Isaiah 39 is a hard chapter to read, isn’t it? We’ve seen God deliver Hezekiah from death - and in response, Hezekiah turns to put his trust in Babylon. Assyria and Babylon were both powerhouses in the Ancient Near East. Israel and Judah were small kingdoms in comparison to these large empires. Babylon was a subject of Assyria for many years but under their king, Merodach-baladan, they were looking to gain independence.So they sent embassies to the king of Judah, Hezekiah, perhaps to win him over and gain his loyalty. And, their envoys worked! When they came, the text tells us that “Hezekiah welcomed them gladly” (Isaiah 39:2).And rather than telling these foreigners all about how God delivered him from death, he chose to share hi sown personal glory and gave them the insider’s tour of his treasures (Isaiah 39:2).
Hezekiah’s sin isn’t just that he was friendly to Babylon - rather, it was that he saw trusting in God as a one time decision and not as a lifestyle (John N. Oswalt, Isaiah: NIV Application Commentary). Certainly there were times when Hezekiah trusted in God, but the allures of Babylon were tempting enough to turn his eyes from the Lord. Isaiah’s bold prediction in verses 5-7 is a foreshadowing of the day when Babylon will ransack Hezekiah’s storehouse, but Babylon will destroy more than just Hezekiah’s precious treasures - his children and grandchildren will be taken as slaves to Babylon. Isaiah prophesies the Babylonian exile which would take place under King Nebuchadnezzar roughly 100 years later. Hezekiah’s response is indicative of the condition of his heart. He declares that he is grateful for God’s word because at least there will be peace during his days (Isaiah 39:8). Has his brush with death (Isaiah 38) had any lasting impact on him at all?
It seems like Israel and Judah are always in need of being saved. These small kingdoms come up against giant empires and God delivers them. But that doesn’t fix the problem - because the problem is internal. Sometimes their kings are evil and lead them astray. And at best, we see that their kings, even if they are men after God’s own heart, are still men who are feeble and flawed. Israel and Judah need to be delivered from themselves. Their problem isn’t their opponents or just their kings. Their problem is their own sin and the fact that they continue to choose to walk in the ways of foreign nations rather than trust in God.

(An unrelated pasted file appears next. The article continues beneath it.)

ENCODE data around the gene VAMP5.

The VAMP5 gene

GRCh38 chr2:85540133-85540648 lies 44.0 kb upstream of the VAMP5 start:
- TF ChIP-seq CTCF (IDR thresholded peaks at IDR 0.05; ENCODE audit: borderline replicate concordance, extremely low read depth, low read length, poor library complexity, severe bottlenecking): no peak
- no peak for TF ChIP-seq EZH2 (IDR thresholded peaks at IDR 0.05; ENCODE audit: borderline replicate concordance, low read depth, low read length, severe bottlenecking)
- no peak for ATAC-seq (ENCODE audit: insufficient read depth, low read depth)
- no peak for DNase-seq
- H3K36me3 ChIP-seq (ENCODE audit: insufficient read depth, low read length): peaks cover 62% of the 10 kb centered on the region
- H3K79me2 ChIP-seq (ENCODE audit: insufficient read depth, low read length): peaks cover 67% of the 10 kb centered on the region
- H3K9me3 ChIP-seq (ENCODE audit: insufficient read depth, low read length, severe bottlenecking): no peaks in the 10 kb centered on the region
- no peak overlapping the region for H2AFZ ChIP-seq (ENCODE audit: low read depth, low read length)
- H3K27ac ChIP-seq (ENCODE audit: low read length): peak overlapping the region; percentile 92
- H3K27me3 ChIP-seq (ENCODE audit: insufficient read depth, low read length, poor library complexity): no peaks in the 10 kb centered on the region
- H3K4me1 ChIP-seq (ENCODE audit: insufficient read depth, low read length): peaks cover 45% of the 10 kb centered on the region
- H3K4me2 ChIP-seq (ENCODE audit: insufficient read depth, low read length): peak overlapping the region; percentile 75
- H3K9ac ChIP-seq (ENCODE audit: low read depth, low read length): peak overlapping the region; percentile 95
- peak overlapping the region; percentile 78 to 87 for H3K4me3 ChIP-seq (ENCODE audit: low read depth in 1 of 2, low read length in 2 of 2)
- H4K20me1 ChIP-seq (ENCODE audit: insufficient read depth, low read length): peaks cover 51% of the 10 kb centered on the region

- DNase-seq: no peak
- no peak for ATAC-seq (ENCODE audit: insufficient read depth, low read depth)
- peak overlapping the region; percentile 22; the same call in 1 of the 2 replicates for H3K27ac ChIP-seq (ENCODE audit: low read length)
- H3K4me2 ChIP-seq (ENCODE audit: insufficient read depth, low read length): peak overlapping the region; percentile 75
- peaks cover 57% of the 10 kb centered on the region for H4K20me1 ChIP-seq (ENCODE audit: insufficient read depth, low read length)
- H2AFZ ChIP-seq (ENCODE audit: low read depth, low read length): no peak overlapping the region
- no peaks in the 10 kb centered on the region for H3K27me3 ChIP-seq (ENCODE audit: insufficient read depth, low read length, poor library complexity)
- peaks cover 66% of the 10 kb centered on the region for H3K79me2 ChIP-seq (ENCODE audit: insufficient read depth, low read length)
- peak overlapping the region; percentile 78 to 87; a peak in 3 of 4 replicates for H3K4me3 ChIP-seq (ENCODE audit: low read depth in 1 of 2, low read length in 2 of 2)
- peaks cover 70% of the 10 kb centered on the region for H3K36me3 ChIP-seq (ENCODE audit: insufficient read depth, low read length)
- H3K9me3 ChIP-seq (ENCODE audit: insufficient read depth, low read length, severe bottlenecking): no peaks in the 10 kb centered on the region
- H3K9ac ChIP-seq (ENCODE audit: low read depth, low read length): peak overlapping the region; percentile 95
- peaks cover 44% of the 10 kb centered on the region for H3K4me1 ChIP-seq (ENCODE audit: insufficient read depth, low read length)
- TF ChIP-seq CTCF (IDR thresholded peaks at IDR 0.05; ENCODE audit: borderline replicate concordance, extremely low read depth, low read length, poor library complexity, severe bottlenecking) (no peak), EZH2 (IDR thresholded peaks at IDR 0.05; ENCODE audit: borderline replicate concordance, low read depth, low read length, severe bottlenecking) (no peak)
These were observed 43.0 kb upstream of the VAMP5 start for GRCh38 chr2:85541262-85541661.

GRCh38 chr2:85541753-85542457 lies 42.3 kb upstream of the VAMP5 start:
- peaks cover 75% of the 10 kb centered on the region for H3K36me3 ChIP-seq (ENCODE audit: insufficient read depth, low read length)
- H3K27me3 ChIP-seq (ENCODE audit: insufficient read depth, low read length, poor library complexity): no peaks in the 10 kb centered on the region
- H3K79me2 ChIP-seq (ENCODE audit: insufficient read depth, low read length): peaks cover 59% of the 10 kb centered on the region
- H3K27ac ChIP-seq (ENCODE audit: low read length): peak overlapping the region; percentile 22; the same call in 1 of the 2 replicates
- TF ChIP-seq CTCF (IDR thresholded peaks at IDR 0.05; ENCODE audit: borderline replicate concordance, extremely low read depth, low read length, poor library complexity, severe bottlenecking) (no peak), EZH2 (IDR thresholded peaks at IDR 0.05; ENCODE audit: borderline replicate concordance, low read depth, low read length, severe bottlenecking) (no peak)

While we may not want this section of Isaiah to end this way, we have to sit in the mess and the yuck and realize Israel’s need for a savior. And, we have to see ourselves in the same kind of situation: as people whose hearts are prone to wander away from God just like Hezekiah. We need to feel the weight of despair in Isaiah 39 to really see the hope to come in Isaiah 40-66.
Isaiah 39 (ESV):
At that time Merodach-baladan the son of Baladan, king of Babylon, sent envoys with letters and a present to Hezekiah, for he heard that he had been sick and had recovered. 2 And Hezekiah welcomed them gladly. And he showed them his treasure house, the silver, the gold, the spices, the precious oil, his whole armory, all that was found in his storehouses. There was nothing in his house or in all his realm that Hezekiah did not show them. 3 Then Isaiah the prophet came to King Hezekiah, and said to him, “What did these men say? And from where did they come to you?” Hezekiah said, “They have come to me from a far country, from Babylon.” 4 He said, “What have they seen in your house?” Hezekiah answered, “They have seen all that is in my house. There is nothing in my storehouses that I did not show them.”
5 Then Isaiah said to Hezekiah, “Hear the word of the Lord of hosts:6 Behold, the days are coming, when all that is in your house, and that which your fathers have stored up till this day, shall be carried to Babylon. Nothing shall be left, says the Lord. 7 And some of your own sons, who will come from you, whom you will father, shall be taken away, and they shall be eunuchs in the palace of the king of Babylon.”8 Then Hezekiah said to Isaiah, “The word of the Lord that you have spoken is good.” For he thought, “There will be peace and security in my days.”